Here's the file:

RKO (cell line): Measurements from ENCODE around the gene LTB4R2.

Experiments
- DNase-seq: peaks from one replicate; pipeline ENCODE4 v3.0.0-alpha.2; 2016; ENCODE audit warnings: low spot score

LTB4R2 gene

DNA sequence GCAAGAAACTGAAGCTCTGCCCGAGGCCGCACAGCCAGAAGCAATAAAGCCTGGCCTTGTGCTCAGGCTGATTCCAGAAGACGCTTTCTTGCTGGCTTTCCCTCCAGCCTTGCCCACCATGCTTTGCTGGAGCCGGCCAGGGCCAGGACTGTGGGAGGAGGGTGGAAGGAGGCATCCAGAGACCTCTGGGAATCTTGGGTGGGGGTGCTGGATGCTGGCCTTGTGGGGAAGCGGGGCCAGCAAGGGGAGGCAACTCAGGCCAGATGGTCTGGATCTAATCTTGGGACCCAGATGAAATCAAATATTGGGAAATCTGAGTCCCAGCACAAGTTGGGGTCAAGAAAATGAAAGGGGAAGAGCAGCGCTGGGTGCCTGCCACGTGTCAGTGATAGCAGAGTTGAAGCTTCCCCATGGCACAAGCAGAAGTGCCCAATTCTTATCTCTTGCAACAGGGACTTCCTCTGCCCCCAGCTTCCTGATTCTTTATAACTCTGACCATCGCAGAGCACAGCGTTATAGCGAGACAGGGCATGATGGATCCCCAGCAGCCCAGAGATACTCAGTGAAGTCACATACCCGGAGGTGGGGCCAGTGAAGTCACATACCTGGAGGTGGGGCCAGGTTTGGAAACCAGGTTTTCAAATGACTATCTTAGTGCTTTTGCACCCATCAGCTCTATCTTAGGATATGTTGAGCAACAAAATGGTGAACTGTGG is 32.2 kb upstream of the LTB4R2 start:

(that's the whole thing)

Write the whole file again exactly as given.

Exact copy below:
RKO (cell line): Measurements from ENCODE around the gene LTB4R2.

Experiments
- DNase-seq: peaks from one replicate; pipeline ENCODE4 v3.0.0-alpha.2; 2016; ENCODE audit warnings: low spot score

LTB4R2 gene

DNA sequence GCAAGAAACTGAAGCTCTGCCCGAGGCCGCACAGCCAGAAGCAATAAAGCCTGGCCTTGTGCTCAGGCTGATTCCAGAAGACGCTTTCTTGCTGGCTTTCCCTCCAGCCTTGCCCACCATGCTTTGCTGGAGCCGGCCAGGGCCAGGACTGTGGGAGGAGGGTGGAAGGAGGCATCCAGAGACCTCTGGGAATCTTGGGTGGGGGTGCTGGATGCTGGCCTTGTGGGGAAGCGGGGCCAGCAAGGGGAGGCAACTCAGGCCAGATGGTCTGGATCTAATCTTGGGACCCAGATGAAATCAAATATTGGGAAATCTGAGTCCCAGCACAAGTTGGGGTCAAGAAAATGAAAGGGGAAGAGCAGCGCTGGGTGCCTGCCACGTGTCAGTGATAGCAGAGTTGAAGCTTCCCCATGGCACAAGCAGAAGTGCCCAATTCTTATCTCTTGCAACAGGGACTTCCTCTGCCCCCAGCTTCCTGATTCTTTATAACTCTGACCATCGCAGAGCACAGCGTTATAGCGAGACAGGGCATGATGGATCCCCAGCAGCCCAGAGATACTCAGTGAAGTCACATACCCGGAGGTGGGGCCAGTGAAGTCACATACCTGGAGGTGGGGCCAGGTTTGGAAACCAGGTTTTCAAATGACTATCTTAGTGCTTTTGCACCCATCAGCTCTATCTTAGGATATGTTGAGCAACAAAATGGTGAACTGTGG is 32.2 kb upstream of the LTB4R2 start: